Former Angels employee Eric Kay gets 22 years for Tyler Skaggs’ death
In 2019, Eric Kay, a former communications director with the Angels, was given a 22-year jail sentence for his role in the drug overdose death of pitcher Tyler Skaggs. Kay was found guilty in February of both conspiracy to possess with intent to distribute controlled narcotics and distribution of a controlled substance that resulted in death.
The 27-year-old pitcher’s body was discovered on July 1, 2019 in his hotel room in Southlake, Texas. His system included fentanyl, oxycodone, and alcohol. Kay was charged with procuring and distributing oxycodone tablets tainted with fentanyl to athletes. Current and former MLB players testified at his trial, claiming he had provided them with narcotic pills. Matt Harvey, C.J. Cron, Mike Morin, and Cam Bedrosian were among these sportsmen. Testimony and papers presented in court indicate that Kay also experimented with the substances.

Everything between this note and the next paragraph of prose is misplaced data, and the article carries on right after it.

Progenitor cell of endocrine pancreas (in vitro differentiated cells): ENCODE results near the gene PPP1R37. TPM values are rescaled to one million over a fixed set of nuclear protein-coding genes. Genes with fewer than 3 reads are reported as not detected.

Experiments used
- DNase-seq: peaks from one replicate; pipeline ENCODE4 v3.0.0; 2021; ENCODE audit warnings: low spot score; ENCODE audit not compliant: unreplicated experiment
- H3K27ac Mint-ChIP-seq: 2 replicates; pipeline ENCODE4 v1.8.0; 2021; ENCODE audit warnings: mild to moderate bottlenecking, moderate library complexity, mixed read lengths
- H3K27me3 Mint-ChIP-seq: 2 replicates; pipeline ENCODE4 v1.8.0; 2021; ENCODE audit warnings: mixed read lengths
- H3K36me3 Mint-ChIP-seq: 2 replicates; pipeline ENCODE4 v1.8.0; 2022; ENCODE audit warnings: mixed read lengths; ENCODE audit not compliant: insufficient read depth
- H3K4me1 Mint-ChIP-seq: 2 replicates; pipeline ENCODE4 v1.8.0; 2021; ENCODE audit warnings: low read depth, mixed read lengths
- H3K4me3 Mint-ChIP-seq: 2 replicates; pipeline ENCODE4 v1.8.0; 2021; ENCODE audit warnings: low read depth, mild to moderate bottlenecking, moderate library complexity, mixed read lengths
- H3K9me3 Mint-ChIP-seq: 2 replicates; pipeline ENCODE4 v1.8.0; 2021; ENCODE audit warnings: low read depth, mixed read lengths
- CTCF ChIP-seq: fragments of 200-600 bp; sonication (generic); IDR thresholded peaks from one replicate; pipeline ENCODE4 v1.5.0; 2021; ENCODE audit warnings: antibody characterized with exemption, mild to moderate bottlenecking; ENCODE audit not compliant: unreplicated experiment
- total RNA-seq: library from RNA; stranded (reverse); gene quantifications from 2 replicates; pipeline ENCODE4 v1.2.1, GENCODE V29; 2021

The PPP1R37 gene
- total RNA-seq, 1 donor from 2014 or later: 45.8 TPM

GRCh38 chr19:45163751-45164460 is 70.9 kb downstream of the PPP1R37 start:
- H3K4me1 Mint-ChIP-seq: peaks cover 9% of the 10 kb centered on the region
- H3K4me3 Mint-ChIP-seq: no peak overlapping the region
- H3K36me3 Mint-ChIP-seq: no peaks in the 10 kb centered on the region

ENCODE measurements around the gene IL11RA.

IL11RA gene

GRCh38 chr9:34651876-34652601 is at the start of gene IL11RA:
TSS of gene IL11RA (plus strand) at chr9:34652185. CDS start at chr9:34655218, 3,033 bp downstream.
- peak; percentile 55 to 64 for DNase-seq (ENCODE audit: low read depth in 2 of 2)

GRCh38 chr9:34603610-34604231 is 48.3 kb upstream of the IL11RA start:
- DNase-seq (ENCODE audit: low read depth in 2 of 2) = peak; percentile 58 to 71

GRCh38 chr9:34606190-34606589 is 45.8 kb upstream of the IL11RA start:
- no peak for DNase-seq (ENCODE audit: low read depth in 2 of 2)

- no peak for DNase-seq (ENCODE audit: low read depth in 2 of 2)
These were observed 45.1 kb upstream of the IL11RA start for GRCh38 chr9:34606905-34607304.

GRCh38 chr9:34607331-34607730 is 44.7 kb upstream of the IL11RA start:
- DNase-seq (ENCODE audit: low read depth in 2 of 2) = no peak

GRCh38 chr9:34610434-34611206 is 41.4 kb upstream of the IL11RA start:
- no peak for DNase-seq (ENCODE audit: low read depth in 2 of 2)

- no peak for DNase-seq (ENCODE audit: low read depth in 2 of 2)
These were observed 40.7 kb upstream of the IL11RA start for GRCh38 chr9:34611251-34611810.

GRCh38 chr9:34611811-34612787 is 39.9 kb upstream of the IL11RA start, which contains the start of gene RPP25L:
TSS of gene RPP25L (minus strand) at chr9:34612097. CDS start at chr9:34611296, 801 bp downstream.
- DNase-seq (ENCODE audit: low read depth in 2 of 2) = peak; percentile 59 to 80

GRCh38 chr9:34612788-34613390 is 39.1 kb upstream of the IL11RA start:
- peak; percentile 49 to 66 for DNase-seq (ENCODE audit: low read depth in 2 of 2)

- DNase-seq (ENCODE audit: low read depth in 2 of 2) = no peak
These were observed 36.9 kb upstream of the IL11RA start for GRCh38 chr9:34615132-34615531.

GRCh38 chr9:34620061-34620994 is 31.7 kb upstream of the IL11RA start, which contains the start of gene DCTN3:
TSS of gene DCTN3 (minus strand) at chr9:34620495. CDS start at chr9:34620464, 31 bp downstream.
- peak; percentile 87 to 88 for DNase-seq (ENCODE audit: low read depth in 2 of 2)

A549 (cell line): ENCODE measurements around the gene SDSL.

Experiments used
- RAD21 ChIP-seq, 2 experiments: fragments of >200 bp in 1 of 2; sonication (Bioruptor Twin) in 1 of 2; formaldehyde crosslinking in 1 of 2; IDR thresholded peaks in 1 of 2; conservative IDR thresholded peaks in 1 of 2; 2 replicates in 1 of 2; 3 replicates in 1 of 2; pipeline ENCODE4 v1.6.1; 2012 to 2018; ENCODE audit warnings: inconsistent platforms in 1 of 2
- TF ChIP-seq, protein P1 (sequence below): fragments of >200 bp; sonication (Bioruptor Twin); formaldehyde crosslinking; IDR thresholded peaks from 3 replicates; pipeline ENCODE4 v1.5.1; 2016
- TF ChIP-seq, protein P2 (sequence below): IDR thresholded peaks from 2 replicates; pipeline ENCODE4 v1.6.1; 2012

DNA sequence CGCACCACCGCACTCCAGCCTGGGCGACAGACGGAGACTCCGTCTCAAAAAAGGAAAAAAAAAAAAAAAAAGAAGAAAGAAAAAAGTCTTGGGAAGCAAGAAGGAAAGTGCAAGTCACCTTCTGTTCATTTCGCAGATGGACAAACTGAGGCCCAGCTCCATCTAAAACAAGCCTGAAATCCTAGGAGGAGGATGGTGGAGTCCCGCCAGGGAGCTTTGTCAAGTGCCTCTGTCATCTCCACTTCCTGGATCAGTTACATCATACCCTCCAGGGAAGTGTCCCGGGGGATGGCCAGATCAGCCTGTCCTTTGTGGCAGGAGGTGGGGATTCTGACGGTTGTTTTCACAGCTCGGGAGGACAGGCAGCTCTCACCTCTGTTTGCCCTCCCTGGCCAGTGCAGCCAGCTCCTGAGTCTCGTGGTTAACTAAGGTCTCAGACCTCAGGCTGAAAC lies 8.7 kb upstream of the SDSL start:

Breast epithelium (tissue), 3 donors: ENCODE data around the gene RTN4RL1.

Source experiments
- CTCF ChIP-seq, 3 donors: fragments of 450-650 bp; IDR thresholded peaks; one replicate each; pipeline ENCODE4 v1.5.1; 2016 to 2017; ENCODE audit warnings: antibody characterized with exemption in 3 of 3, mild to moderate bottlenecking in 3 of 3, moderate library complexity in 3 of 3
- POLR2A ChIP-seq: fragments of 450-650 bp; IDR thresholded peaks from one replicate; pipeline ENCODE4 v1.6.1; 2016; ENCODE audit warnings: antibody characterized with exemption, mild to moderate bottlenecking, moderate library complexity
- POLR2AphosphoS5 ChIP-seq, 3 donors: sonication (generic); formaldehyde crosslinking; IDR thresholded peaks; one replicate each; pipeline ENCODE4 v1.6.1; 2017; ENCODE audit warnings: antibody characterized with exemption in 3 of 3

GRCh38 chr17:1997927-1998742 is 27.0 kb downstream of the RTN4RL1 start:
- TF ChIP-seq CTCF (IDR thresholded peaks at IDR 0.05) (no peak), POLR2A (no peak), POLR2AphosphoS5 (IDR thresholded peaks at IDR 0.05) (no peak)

According to CBS News in Fort Worth, Judge Terry Means stated he was “dreading” handing down Kay’s sentence because he felt the mandatory minimum of 20 years was too high. However, the judge reversed his decision after hearing recordings of phone calls and emails Kay allegedly sent from prison in which he insulted the judge, the jury, Skaggs, his family, and the prosecutors. Since the defendant “refusal to accept responsibility and even be remorseful for something you caused,” Judge Means extended the sentence by two years, as reported by the Washington Post.
“We are very grateful to everyone who worked so hard to investigate and prosecute Eric Kay. Today’s sentencing isn’t about the number of years the defendant received,” after the sentencing, Skaggs’ family issued a statement.
“The real issue in this case is holding accountable the people who are distributing the deadly drug fentanyl. It is killing tens of thousands of people every year in our country and destroying families along with it. We will continue the fight to hold responsible those who allowed Kay to provide a deadly drug to Tyler. But for their actions, Tyler would still be with us today.”